1. It’s certainly madness. I occasionally wonder why I bother and lose interest occasionally. I’m certainly not prepared to invest in efforts to gain likes but I enjoy sharing and enjoy following a number of photographer’s work and often getting inspiration and ideas from them.

      2. I still think it’s worth doing and I like it as an outlet for sharing photos that might otherwise not be seen. And as you say, there are some very good photographers on there sharing ideas.

  3. You have quite the constitution to do both the hike in the Lake District and the next day in the Peak District. I live in the United States and I just looked up the drive distance and it says 2 hrs. 40 mins. Good going.

    1. Yes, they were both long days with a lot of walking. I think the Peak District was 7 hours but the Lake District was a 9 hour day with a long drive each way. At least I didn’t leave home until 7:00am. In the winter I like to be there for sunrise. Perhaps I’m not as old as I feel.

  4. I don’t use Instagram, but Facebook to “gather” likes. It strikes me how important the time you place your image is. As important is if you use a lot of bright colours and how familiar the image is. An image can be extremely good and score extremely low if it doesnot comply to there factors. I use it as an indication, nothing more. If an image scores very low it makes me think about these factors, but I don’t ever change my style.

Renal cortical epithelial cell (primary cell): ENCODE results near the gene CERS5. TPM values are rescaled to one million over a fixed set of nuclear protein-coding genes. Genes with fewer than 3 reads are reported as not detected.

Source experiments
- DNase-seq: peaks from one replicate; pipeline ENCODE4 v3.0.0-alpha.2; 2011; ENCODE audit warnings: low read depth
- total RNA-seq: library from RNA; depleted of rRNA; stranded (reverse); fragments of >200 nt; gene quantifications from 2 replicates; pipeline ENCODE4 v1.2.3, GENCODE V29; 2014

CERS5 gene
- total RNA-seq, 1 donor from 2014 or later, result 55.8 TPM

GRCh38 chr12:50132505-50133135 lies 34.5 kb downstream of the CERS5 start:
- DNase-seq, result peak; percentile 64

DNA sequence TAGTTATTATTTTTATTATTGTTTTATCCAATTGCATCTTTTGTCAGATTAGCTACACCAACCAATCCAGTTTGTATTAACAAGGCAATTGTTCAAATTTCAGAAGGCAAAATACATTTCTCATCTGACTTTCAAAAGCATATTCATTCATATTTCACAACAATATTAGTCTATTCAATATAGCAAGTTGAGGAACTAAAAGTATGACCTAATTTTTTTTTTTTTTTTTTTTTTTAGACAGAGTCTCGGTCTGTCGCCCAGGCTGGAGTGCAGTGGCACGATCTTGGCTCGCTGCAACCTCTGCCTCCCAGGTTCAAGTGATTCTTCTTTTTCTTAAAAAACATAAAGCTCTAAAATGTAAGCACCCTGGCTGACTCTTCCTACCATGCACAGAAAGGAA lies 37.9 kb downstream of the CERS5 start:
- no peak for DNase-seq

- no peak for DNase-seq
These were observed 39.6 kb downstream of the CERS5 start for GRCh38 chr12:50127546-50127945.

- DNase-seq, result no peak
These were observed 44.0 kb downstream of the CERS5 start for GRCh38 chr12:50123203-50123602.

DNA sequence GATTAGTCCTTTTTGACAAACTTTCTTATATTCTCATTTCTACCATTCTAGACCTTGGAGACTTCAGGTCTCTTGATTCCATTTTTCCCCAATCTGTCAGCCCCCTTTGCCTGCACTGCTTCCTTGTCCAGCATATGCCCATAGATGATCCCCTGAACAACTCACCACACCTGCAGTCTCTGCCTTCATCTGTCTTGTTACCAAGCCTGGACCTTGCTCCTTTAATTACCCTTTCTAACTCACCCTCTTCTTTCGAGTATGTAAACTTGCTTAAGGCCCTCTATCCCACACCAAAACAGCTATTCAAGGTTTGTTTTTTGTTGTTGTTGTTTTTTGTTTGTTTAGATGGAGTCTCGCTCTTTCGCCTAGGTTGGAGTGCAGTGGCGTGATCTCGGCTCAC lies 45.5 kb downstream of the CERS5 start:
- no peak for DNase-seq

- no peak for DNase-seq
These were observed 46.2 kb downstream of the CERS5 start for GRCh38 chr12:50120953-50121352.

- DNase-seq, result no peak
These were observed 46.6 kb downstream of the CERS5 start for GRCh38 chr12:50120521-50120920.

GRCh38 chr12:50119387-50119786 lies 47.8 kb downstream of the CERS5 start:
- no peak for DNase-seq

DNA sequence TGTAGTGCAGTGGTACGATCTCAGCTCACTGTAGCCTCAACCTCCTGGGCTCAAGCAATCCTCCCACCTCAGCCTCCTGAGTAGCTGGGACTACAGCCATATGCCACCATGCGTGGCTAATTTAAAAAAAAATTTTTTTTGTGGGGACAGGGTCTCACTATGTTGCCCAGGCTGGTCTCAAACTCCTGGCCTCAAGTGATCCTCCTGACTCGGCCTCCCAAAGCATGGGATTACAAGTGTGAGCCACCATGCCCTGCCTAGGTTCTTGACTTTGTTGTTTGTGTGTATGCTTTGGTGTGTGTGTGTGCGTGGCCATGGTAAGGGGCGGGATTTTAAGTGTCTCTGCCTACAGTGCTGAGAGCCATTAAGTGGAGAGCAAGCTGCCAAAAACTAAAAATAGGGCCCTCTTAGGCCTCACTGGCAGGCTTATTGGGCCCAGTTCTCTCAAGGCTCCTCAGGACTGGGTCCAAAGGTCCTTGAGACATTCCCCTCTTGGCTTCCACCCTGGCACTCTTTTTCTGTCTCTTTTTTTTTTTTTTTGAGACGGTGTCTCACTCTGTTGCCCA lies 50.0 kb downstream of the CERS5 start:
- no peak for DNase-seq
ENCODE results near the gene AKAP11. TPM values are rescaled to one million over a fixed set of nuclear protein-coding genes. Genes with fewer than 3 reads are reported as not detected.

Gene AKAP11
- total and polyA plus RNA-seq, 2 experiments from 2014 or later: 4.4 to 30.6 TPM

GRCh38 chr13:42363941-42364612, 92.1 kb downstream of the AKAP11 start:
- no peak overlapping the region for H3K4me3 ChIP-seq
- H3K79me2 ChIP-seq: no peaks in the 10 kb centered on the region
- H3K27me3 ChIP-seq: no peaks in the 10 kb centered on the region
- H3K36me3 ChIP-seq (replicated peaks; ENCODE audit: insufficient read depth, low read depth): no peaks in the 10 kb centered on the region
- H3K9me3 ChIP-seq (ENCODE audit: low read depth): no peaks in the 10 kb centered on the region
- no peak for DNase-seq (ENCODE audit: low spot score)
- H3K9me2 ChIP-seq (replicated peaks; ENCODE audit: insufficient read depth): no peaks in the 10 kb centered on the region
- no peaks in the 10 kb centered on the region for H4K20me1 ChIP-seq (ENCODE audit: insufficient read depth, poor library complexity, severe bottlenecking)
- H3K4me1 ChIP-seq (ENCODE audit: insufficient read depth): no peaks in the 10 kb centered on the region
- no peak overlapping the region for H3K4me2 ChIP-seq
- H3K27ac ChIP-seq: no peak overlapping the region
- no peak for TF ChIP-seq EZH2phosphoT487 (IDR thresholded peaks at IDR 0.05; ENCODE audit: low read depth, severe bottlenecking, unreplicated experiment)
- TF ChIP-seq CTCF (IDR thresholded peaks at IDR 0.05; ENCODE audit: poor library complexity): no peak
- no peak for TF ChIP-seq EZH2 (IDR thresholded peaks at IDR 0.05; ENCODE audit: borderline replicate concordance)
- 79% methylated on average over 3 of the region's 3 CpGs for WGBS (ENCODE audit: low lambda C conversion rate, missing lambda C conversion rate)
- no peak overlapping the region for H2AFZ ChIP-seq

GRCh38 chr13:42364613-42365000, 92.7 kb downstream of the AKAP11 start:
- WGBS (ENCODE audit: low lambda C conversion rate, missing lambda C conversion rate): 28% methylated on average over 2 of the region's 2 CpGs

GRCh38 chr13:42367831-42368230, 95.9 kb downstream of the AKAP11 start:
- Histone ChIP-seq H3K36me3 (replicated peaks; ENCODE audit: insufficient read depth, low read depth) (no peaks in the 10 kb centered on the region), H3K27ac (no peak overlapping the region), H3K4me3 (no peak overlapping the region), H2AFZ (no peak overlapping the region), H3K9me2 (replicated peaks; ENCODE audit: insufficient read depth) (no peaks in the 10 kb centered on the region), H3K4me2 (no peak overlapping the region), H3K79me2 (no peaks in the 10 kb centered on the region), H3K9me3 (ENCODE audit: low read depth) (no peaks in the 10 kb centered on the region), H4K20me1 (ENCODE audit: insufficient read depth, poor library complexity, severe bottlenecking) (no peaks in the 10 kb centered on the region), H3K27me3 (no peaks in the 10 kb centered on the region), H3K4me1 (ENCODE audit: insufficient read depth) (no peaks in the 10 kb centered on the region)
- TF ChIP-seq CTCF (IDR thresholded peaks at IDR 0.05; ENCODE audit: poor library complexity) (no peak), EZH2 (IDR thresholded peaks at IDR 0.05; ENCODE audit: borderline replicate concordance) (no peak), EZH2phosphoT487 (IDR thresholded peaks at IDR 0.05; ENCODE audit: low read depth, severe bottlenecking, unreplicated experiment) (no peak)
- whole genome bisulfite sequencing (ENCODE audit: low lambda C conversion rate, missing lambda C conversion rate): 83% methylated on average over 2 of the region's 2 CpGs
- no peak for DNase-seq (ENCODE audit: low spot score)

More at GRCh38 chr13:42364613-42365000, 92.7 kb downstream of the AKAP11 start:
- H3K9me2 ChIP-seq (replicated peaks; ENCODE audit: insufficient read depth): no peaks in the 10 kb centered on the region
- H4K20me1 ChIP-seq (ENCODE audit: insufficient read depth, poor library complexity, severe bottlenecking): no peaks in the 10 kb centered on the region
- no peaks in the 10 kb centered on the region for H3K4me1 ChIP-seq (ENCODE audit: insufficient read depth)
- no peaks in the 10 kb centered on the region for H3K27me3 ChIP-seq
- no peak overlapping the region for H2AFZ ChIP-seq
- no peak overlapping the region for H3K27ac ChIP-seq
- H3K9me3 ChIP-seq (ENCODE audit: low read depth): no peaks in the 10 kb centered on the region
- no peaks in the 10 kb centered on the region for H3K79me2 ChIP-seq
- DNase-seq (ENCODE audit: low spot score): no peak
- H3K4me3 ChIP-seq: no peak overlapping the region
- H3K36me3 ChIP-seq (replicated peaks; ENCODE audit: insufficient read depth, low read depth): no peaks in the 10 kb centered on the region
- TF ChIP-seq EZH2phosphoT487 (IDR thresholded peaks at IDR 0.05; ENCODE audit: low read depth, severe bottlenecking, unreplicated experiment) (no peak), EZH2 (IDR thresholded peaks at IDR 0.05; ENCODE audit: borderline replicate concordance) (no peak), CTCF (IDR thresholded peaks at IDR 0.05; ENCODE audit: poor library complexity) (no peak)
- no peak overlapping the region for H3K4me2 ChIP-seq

1. Unfortunately I never really understood Facebook. I started with Instagram almost as soon as it launched but didn’t share much. I was more interested in the filters at the time. I do like it for sharing photos but I don’t like how it’s become more of a business and so many scammers seem to use it. I’m not concerned by the likes or otherwise but I am interested in why some images are popular and others aren’t. Is it the photography or is it something in the sharing algorithm? I have the same on YouTube. When I drop my video frequency to fortnightly by I’m busy elsewhere, I’m “punished” with poor viewing stats. The content and quality doesn’t change but as soon as I go back to weekly the viewing figures shoot up.

    1. I just tried to find you on Instagram and there are hundreds of people with the same name. Looking at the thumbnails I’m scared to click on some of them.

      I like sharing my images on there but it seems to have turned into scam central recently.

      1. I use a radical approach lol: I only follow photographers whose work I want to see (not anyone to try to gain follow backs); avoid all messages from ‘Melissa’ and ‘Danielle’ etc and their private accounts; ignore all ‘you are so incredible please look at my account’ comments and switch off app notifications and counts so I’m not tempted to see who just liked my image. Above all – I only post the pictures I like and not ones I think will be more popular. Radical? 😉